1. See Moore pp. 957-8.

2. See Moore p. 661.

3. The tithe was commuted in 1839.

4. See Isle of Man Guide, Saml. Haining, 1834, p. 84.

5. See Laughton's Guide to Isle of Man, 1842, pp. 281/2,

[242 ].


In making a start for the fishing, care is taken not to go out on Friday for the first time, or go out of the harbour third boat for the first fishing of the season. In the fishing fleet, Manx is a constant means of conversation among the older men; the compass is generally boxed in Manx by them. The only variation is that some box it from N. to E., others from N. to W. The men say they could box the compass in Manx before they could box in English. A list is given at the end. Even when Anglo-Manx is spoken, distinct Manx names are used by all the crew for the various qualities of herrings. For instance, if down in the cabin at dinner and one man wanted a roe herring, or perhaps a milt herring, he would say, as the case might be, to the cook: "Ta mish laccal skeddan lesh oghyr aynjee," or " lesh molg ayn."

The following names are some, amongst others, which are in general use:Herring= skeddan; mast. molg; fem. oghyr. Young herring = skeddan beg aeg, or skeddan beg, or skeddan aeg.

Grown herring, skeddan mie.

Spent herring, skeddan spendit (an English loan word).

Fry, no particular name for herring fry, generalized as fray.

skeddan fray are herring which chase and feed upon fray. Skeddan fray are big enough fish, but are of poor quality, as fray feeding makes herrings soft, and causes black gut.

Black gut is a little black round bag in the herring filled with small fray, which causes the herring to become bad almost directly after being caught. Some herrings will not touch this fray, or animalculæ, which floats in red patches on the water, but generally where it may be found, there too may the herring be found underneath, for some herrings always follow and feed greedily on this fray.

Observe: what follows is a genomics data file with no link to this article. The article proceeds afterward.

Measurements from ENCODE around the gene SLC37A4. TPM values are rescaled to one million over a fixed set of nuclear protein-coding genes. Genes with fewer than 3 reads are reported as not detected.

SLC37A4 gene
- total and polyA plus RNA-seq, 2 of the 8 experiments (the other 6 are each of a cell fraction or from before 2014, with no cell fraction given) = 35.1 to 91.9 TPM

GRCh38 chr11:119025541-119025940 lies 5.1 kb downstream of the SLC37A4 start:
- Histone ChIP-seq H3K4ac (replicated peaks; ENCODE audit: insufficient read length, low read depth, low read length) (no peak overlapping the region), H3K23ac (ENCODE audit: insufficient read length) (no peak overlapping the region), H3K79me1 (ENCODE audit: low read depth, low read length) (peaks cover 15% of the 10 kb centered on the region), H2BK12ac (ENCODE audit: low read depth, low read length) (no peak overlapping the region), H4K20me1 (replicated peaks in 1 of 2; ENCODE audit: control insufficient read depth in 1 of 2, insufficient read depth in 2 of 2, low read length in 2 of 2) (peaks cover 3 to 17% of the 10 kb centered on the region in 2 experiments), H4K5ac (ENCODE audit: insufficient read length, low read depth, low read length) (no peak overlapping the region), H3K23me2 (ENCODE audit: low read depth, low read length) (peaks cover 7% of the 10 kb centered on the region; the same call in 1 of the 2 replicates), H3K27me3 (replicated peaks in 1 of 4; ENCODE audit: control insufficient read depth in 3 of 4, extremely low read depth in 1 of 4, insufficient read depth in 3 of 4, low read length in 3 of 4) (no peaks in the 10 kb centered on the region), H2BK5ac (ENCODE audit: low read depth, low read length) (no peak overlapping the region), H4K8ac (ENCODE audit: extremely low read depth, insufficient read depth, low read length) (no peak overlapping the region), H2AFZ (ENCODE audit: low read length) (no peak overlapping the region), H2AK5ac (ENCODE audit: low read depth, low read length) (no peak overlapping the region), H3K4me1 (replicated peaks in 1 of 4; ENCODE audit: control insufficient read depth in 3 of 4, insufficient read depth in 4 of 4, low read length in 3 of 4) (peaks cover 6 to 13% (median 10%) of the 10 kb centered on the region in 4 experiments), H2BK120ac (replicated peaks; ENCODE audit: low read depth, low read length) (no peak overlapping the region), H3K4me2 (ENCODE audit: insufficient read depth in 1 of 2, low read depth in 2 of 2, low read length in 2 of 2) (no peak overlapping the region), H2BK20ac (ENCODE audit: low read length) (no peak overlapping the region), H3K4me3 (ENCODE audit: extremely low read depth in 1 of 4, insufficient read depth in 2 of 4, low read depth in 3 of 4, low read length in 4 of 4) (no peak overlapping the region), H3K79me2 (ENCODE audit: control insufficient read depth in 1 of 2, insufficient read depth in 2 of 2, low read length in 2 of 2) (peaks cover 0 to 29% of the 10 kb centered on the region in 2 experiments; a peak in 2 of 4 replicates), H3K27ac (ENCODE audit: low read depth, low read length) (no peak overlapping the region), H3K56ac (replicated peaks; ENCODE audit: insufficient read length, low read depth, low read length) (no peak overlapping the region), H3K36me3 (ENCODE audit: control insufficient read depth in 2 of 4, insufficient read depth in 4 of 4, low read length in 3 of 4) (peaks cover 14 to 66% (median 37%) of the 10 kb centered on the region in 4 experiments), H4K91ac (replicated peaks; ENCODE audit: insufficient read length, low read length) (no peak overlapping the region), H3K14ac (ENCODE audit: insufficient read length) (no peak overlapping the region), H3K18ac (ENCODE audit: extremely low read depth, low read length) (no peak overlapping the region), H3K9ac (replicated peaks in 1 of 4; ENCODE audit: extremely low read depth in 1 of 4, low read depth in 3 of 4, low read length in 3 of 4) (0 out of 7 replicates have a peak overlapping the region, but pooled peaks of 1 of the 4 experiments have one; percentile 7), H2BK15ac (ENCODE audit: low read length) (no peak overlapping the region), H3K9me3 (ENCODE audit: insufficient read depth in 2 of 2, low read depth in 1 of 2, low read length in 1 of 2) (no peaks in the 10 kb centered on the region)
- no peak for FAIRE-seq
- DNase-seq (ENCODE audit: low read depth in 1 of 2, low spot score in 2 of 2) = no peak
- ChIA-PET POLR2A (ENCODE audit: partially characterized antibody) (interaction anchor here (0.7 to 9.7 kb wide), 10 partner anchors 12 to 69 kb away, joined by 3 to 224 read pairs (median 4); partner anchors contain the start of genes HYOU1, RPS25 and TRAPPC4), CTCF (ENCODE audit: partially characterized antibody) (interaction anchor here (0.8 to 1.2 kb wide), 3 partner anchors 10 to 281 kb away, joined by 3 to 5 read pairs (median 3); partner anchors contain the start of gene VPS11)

Sometimes they speak of the herring as the "lil bright fellas," but skeddan is the word generally used at sea or on land. The coral reef, banks, beds, or grounds, as the fishermen indiscriminately call the spawning grounds off Douglas, are of white and red colour. Many of the houses in Peel have a bit of this "coral" stuck on their mantlepi

'tee for an ornament, taken out of the nets when at Douglas. When the boats "fish low" (close to land) or " drive over the banks," the nets invariably become studded with broken bits of " coral," which tangle the meshes and do injury both to hands and net in being got out. When a "let" (hindrance) is felt in the nets one hears: Ta'n snaa to goaill grunt lane crossan (the net is taking a groundful of coral). When nets come on board full of coral the exclamation will be: Ogh ! snaa lane crossan (a net full of coral).


Herring pool-the English Channel (so called in Cornwall).

Herring dub-the Irish Sea (so called in Cumberland)

Herring dub-North Sea (so called in Aberdeen).

Herring drew=a drove of herring. Herring bairn=sprat.

Herring gyte=herring spawn.

Herring siles=swarm of herring shoals. Herring soam=the fat of a herring. Herring tack=a shoal of herring.

I Herring sile. East Yorkshire (white bait is nothing but herring sile.)

The name Herring occurs in Donegal (herren), Northumberland (harrin), Scotland (herren), Galloway, Aberdeen, Cumberland (Solway), Kent, East, West, and North Yorkshire, Lincolnshire, Devonshire, Norfolk, Cornwall, Dorsetshire.


N. Twoaie.

rwoaie as lesh y shiar. N.N.E. Twoaie-shiar hwoaie. Shiar-hwoaie as lesh y hwoaie. N.E. Shiar-hwoaie. Shiar-hwoaie as lesh y shiar. E.N.E. Shiar-shiar hwoaie. Shiar as lesh y hwoaie.

1 E. Shiar.

Shiar as lesh y jiass. E.S.E. Shiar-shiar ass. Shiar-ass as lesh v shiar. S.E. Shiar-ass. Shiar-ass as lesh y jiass. S.S.E. Jiass shiar-ass. Jiass as lesh y shiar. S. Jiass.

Jims as lesh y sheear. S.S.W. Jiass-sheear-ass Sheear-ass as lesh y jiass. S.W. Sheear-ass.

Sheear-ass as lesh y sheear. W.S.W. Sheear-sheear ass.

Sheear as lesh y jiass. W. Sheear.

Sheear as lesh y hwoaie. W.N.W. Sheear sheear hwoaie.

Sheear hwoaie as lesh y sheear. N.W. Sheear hwoaie.

Sheear hwoaie as lesh y hwoaie. N.N.W. Twoaie sheear hwoaie.

Twoaie as lesh v Sheear. N. Twoaie.


[243. ]


There is some interesting information about them at an early time. Fargher states in his Annals:

1740. Bernard Frank, a Jew, presented fox blasphemy against our blessed Saviour.

In the Manchester Chronicle and Anderton's Universal Advertizer, we read sub. 5th October, 1762 ; in its Liverpool letter:

On the 29th ulto., Joseph Levi a consider. able Jew merchant (of Liverpool), renounced the errors of his religion, and was baptized by the name of Robert Joseph Levi, by the Rev. Philip Moore, Rector of St. Andrew's, and Vicar of Douglas, in the Isle of Man, and we are informed that many more Jews intend following his example.

LOSS OF A SMUGGLING SLOOP. In the same number it says:

The Betty, sloop, Edward McCann, a smuggler from Isle of Man, lost on the Iron Wharf, and all hands on board perished, except one.